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Journal of babbage (2619)

Friday August 09, 2002
03:28 PM

This is interesting...

Apropos to my blurb than ran in yesterda's Slashback I forward this:

I was interested the license terms that Microsoft will ask people to agree to under its new "Communications Protocol Program". I'm not that interested yet in looking at what they're selling, I just wanted to see the terms for buying it.

The DOJ is asking people in the industry to look over the license agreements to ensure that they really are "reasonable and non-discriminitory", and being a patriotic American, I thought I'd help them out. I set off to www.microsoft.com.

Of course, there was a snag. according to http://www.microsoft.com/legal/protocols/ , I have to sign an NDA before I can see the license agreement.

That sounds funny. The DOJ wants industry input, but Microsoft doesn't want me to talk about it.

I figure, "that's alright, it's a public document, DOJ will give me a copy." So I called up the DOJ Antitrust Documents Group. They tell me first that I need to get it from MS. Then I explain, well, no, I can't. They want an NDA, which might preclude me from talking to DOJ about it.

They need to mull this over, so they say they'll call back. I never thought I would be looking forward to a phone call from John Ashcroft's Justice Department.

A DOJ attorney called me back. He's no longer on the case, but he worked on the remedy phase, and knows the right people to pass stuff along to. Furthermore, he's happy to do it, and to help address my concerns.

We discuss the NDA, and he tells me he hasn't read it, but believes it is supposed to contain an exception for talking to the DOJ. My concern is, how do I know that the terms are "reasonable and non-discriminitory" if I can't discuss the terms Microsoft gives me with others in the industry? They collect information on your company before they'll show you the license agreement. How do I know I got the same deal MegaCorp down the street got if I can't discuss the terms with them?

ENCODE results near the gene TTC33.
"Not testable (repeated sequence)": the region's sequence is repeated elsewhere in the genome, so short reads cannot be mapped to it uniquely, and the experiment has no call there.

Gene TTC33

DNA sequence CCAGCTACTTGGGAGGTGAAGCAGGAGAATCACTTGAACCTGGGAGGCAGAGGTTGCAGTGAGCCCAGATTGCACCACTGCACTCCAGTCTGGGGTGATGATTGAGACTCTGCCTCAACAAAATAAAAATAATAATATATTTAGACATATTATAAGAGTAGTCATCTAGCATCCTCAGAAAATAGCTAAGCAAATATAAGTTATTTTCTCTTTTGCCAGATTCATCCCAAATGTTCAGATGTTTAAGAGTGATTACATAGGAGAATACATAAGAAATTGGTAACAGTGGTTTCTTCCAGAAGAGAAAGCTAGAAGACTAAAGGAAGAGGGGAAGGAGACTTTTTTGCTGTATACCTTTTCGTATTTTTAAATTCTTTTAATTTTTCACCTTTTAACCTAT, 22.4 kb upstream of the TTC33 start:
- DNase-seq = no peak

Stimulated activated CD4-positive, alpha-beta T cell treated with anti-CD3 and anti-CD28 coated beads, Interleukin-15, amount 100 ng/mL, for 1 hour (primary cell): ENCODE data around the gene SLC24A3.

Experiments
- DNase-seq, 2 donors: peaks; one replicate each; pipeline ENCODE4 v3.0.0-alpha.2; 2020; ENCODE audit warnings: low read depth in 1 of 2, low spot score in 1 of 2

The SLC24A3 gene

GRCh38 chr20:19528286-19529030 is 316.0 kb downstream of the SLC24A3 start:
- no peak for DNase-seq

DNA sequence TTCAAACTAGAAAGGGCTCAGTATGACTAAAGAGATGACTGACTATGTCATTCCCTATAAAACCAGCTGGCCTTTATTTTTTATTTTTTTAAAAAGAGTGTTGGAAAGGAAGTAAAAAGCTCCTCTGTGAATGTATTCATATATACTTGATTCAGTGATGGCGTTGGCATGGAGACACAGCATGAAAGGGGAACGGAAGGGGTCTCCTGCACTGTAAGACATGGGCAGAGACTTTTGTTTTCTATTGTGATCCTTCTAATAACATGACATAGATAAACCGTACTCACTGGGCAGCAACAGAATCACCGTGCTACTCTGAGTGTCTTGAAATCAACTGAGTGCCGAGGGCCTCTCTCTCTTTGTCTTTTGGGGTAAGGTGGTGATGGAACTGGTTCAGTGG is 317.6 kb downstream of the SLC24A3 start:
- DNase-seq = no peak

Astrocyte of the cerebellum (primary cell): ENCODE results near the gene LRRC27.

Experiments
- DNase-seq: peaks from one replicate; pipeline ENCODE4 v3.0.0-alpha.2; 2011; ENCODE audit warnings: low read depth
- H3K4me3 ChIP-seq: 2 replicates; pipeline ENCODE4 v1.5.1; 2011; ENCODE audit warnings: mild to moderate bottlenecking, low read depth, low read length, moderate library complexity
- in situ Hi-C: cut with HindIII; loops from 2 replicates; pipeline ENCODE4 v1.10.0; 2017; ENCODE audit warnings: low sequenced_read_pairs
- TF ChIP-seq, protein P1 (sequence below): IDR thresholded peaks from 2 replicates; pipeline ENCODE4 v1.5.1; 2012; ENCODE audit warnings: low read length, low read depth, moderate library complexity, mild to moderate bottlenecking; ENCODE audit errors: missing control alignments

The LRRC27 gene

He says good point, and scribbles down some notes. He then tells me that there is a meeting of DOJ attorneys going on at that very moment discussing the NDA. He asks me to simply go to the Microsoft site, get the NDA, and see if there is anything in it which would cause me a problem.

So the good patriotic American trots off again. I click the link to see the NDA. What's this? Oh, I have to sign in with a Microsoft Passport first.

I don't have a Microsoft Passport. I don't want a Microsoft Passport. I want to read the NDA to see if there's anything objectionable in it so I can read the license agreement for a piece of software I may or may not use.

Call back the DOJ. The guy is still very friendly and helpful, even though I feel as if I could be annoying at this point. He assures me it's ok.

Unfortunatly, he also says he doesn't think DOJ has a problem with Microsoft requiring a Passport to view the NDA for the license for the code I might or might not use. Unless there's something specific to the Passport agreement that makes the license agreement bad.

So that's where I am now. I finally have a legal document in front of me to review. It's not the one I wanted though. It seems as if the answer to keeping the public out of your hair is to simply keep throwing up barriers, one after another, until finally people get sick of fighting and one of them sticks.